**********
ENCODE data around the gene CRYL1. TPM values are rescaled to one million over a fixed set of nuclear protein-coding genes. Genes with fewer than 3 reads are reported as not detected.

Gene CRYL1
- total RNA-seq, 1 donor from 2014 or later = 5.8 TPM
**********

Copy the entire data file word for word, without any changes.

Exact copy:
ENCODE data around the gene CRYL1. TPM values are rescaled to one million over a fixed set of nuclear protein-coding genes. Genes with fewer than 3 reads are reported as not detected.

Gene CRYL1
- total RNA-seq, 1 donor from 2014 or later = 5.8 TPM